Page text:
Milwaukee’s Freeway Enlargement Will Make a Meals Desert Even Worse

Temporary highway directional signs in Milwaukee

Simply construct another lane. It’ll repair visitors!
Picture: Raymond Boyd (Getty Pictures)

The Wisconsin Division of Transportation (WisDOT) plans to expand a 3.5-mile stretch of Interstate-94 in Milwaukee. The $1.2 billion growth would see the freeway widened from six to eight lanes between seventieth and sixteenth Streets within the metropolis. WisDOT claims the modernization venture would scale back congestion and chase on this part of I-94 which passes American Household Subject, the house of the Milwaukee Brewers baseball crew.

Together with completely ignoring the idea of induced demand, the I-94 growth venture has confronted important backlash from the communities adjoining to I-94. Many of those marginalized neighborhoods could be getting double-tapped after the freeway’s preliminary building within the Nineteen Sixties.

A type of impacted neighborhoods is Piggsville. Piggsville sits on an city peninsula with I-94 to the south, the Menomonee River to the west, and Wisconsin Avenue and the Molson Coors brewery to the north. There are not any supermarkets, grocery shops or fast-food eating places in Piggsville. It’s a meals desert the place the one native place to purchase meals is a fuel station. Any journey to purchase meals on this part of the town and not using a automotive requires a mile-long stroll to and again.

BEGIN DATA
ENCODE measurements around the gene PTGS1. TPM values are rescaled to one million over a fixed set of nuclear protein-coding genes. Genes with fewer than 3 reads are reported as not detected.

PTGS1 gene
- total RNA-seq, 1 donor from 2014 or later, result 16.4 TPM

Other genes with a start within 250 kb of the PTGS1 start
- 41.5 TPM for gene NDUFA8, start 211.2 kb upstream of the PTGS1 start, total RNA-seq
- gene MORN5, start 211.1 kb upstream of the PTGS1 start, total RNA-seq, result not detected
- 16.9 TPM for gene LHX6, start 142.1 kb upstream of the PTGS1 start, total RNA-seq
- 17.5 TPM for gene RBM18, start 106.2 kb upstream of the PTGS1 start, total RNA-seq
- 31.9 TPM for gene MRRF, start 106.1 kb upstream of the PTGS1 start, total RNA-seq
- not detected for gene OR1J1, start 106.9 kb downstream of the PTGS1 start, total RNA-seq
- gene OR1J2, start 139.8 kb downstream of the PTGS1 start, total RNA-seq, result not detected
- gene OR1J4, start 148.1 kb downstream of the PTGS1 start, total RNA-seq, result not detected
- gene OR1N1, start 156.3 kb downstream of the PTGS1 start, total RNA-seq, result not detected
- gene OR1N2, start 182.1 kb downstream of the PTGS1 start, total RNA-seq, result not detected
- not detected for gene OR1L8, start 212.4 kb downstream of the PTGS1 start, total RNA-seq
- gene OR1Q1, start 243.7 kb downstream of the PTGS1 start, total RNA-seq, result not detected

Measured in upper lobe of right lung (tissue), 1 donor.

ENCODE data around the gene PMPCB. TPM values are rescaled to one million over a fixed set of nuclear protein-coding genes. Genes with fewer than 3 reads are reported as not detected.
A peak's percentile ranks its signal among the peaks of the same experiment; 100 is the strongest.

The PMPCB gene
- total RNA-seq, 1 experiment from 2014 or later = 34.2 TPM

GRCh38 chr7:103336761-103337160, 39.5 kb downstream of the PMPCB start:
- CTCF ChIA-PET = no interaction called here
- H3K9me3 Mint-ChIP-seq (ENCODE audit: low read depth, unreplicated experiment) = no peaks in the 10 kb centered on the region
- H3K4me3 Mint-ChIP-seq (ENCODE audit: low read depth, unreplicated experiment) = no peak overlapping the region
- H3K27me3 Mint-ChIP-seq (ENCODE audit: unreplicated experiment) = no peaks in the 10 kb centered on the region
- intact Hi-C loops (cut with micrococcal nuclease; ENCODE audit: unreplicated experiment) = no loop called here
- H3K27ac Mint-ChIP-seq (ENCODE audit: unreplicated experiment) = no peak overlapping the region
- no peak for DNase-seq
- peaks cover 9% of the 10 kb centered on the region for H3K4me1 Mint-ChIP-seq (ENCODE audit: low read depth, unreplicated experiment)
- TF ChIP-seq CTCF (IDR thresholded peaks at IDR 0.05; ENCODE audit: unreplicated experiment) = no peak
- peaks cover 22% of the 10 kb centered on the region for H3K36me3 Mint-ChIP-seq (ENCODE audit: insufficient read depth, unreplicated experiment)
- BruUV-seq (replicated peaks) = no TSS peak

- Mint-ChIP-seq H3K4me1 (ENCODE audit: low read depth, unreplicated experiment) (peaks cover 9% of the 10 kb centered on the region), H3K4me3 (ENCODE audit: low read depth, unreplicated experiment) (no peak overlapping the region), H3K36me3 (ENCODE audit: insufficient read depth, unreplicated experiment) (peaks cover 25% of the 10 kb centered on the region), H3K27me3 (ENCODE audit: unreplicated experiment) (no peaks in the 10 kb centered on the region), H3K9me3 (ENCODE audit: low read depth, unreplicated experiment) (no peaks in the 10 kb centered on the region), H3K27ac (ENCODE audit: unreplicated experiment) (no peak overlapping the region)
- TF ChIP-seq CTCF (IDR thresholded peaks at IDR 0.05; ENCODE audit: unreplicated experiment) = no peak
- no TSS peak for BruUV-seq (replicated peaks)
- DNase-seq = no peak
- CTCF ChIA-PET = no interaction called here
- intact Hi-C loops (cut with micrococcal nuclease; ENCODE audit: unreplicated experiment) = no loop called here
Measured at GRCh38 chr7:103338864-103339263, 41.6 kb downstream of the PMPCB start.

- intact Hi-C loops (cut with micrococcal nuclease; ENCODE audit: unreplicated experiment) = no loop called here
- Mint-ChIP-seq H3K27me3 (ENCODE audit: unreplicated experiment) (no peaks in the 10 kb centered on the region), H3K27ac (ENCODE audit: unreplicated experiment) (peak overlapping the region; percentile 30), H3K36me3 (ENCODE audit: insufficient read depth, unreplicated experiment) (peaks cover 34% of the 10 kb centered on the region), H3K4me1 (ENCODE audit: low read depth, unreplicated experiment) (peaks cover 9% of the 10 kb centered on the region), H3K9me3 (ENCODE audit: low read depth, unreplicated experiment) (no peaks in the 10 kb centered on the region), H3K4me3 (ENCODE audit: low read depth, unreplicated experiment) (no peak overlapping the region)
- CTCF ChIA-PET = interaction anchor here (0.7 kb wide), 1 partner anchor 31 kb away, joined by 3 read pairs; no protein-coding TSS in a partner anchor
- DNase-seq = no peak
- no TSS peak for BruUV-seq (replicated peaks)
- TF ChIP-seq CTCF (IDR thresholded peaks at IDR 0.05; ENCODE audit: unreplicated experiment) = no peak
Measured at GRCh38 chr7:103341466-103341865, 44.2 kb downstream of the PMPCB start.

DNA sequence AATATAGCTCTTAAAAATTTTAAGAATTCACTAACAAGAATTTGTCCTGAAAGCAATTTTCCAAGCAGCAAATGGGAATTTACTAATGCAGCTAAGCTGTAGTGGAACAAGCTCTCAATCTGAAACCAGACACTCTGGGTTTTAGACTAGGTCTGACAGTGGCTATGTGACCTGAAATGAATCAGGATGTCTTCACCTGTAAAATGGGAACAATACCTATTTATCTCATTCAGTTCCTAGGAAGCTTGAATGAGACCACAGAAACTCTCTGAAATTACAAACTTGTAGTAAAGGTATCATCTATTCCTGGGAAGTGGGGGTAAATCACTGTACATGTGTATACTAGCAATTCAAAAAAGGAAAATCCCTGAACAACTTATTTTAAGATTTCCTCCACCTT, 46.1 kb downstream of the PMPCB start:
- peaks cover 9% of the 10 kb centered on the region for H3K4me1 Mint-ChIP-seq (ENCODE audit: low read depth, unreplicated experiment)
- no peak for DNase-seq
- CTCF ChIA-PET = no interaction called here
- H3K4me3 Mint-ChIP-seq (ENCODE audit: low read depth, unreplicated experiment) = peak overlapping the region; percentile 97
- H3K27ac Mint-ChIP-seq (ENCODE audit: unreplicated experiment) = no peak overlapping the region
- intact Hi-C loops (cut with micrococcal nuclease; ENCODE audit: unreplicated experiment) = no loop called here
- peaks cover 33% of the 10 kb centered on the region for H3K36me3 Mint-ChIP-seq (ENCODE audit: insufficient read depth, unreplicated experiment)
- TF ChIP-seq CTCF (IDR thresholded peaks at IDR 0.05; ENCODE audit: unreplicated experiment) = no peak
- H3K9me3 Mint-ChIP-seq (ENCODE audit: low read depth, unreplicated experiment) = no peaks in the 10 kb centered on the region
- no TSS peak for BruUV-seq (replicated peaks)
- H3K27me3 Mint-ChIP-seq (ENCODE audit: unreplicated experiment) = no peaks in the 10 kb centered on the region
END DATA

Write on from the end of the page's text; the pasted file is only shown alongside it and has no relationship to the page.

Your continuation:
Urban Milwaukee reported that the growth of I-94 would end result within the demolition of the neighborhood’s fuel station. An pressing care heart and a Black-owned bar would even be torn all the way down to accommodate the venture.

There’s a coalition of group organizations advocating for an alternate modernization venture known as Fix at Six. The plan would name for the freeway to be repaired however stay at six lanes. The funds for freeway growth could be diverted to increasing Milwaukee’s public transportation system on this space of the town, together with a brand new bus fast transit line. Ideally, this plan would scale back demand on I-94 and make adjoining communities safer for pedestrians and bicycle riders. Repair at Six would even be $40 million cheaper than the eight-lane growth.

Nonetheless, the Milwaukee County Board voted against a non-binding Fix at Six resolution yesterday. The decision did not move by a single vote. Seemingly, federal intervention could be the one methodology to avert the eight-lane growth. Contemplating the federally-funded project to take away I-375 in downtown Detroit, a change of course wouldn’t be out of the query.